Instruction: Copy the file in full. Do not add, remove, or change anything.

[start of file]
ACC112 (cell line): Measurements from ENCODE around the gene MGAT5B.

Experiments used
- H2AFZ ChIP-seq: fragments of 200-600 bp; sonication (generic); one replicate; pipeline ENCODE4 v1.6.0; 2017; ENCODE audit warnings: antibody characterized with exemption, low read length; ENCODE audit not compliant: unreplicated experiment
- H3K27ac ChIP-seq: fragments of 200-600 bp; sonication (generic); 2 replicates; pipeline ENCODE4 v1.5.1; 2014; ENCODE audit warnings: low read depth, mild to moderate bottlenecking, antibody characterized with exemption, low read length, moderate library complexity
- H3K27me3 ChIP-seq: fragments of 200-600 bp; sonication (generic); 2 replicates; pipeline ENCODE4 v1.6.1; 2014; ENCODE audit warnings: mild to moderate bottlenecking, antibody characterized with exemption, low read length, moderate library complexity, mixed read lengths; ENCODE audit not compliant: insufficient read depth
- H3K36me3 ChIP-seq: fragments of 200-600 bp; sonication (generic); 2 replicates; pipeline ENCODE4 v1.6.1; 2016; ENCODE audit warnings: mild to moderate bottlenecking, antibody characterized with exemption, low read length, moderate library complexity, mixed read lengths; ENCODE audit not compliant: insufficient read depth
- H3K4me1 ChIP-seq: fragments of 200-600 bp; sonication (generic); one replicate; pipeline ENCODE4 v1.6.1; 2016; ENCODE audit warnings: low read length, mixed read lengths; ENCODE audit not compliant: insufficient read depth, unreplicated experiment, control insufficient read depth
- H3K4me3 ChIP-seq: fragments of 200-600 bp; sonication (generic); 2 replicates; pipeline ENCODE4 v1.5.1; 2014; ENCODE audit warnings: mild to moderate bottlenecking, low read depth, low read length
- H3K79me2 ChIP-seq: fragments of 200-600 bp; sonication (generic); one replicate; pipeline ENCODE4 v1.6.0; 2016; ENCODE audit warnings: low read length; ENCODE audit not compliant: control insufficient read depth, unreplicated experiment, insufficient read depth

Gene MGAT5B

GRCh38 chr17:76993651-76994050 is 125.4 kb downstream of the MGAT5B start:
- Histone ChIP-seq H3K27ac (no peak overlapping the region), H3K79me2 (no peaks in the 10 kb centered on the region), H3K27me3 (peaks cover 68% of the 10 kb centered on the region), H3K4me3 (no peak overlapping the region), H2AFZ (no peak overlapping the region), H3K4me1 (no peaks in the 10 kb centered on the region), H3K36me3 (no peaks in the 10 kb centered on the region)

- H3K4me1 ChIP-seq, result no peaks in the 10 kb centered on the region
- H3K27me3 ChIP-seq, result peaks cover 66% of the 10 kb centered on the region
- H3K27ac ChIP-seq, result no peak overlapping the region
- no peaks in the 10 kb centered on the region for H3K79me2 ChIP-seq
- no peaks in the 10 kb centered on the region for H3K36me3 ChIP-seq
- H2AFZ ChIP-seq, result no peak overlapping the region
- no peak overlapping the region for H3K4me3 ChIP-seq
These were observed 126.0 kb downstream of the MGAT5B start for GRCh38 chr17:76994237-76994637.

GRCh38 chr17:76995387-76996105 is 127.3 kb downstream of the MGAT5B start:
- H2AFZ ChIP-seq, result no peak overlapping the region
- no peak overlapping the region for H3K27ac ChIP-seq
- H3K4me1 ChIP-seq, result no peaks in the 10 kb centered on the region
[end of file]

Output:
ACC112 (cell line): Measurements from ENCODE around the gene MGAT5B.

Experiments used
- H2AFZ ChIP-seq: fragments of 200-600 bp; sonication (generic); one replicate; pipeline ENCODE4 v1.6.0; 2017; ENCODE audit warnings: antibody characterized with exemption, low read length; ENCODE audit not compliant: unreplicated experiment
- H3K27ac ChIP-seq: fragments of 200-600 bp; sonication (generic); 2 replicates; pipeline ENCODE4 v1.5.1; 2014; ENCODE audit warnings: low read depth, mild to moderate bottlenecking, antibody characterized with exemption, low read length, moderate library complexity
- H3K27me3 ChIP-seq: fragments of 200-600 bp; sonication (generic); 2 replicates; pipeline ENCODE4 v1.6.1; 2014; ENCODE audit warnings: mild to moderate bottlenecking, antibody characterized with exemption, low read length, moderate library complexity, mixed read lengths; ENCODE audit not compliant: insufficient read depth
- H3K36me3 ChIP-seq: fragments of 200-600 bp; sonication (generic); 2 replicates; pipeline ENCODE4 v1.6.1; 2016; ENCODE audit warnings: mild to moderate bottlenecking, antibody characterized with exemption, low read length, moderate library complexity, mixed read lengths; ENCODE audit not compliant: insufficient read depth
- H3K4me1 ChIP-seq: fragments of 200-600 bp; sonication (generic); one replicate; pipeline ENCODE4 v1.6.1; 2016; ENCODE audit warnings: low read length, mixed read lengths; ENCODE audit not compliant: insufficient read depth, unreplicated experiment, control insufficient read depth
- H3K4me3 ChIP-seq: fragments of 200-600 bp; sonication (generic); 2 replicates; pipeline ENCODE4 v1.5.1; 2014; ENCODE audit warnings: mild to moderate bottlenecking, low read depth, low read length
- H3K79me2 ChIP-seq: fragments of 200-600 bp; sonication (generic); one replicate; pipeline ENCODE4 v1.6.0; 2016; ENCODE audit warnings: low read length; ENCODE audit not compliant: control insufficient read depth, unreplicated experiment, insufficient read depth

Gene MGAT5B

GRCh38 chr17:76993651-76994050 is 125.4 kb downstream of the MGAT5B start:
- Histone ChIP-seq H3K27ac (no peak overlapping the region), H3K79me2 (no peaks in the 10 kb centered on the region), H3K27me3 (peaks cover 68% of the 10 kb centered on the region), H3K4me3 (no peak overlapping the region), H2AFZ (no peak overlapping the region), H3K4me1 (no peaks in the 10 kb centered on the region), H3K36me3 (no peaks in the 10 kb centered on the region)

- H3K4me1 ChIP-seq, result no peaks in the 10 kb centered on the region
- H3K27me3 ChIP-seq, result peaks cover 66% of the 10 kb centered on the region
- H3K27ac ChIP-seq, result no peak overlapping the region
- no peaks in the 10 kb centered on the region for H3K79me2 ChIP-seq
- no peaks in the 10 kb centered on the region for H3K36me3 ChIP-seq
- H2AFZ ChIP-seq, result no peak overlapping the region
- no peak overlapping the region for H3K4me3 ChIP-seq
These were observed 126.0 kb downstream of the MGAT5B start for GRCh38 chr17:76994237-76994637.

GRCh38 chr17:76995387-76996105 is 127.3 kb downstream of the MGAT5B start:
- H2AFZ ChIP-seq, result no peak overlapping the region
- no peak overlapping the region for H3K27ac ChIP-seq
- H3K4me1 ChIP-seq, result no peaks in the 10 kb centered on the region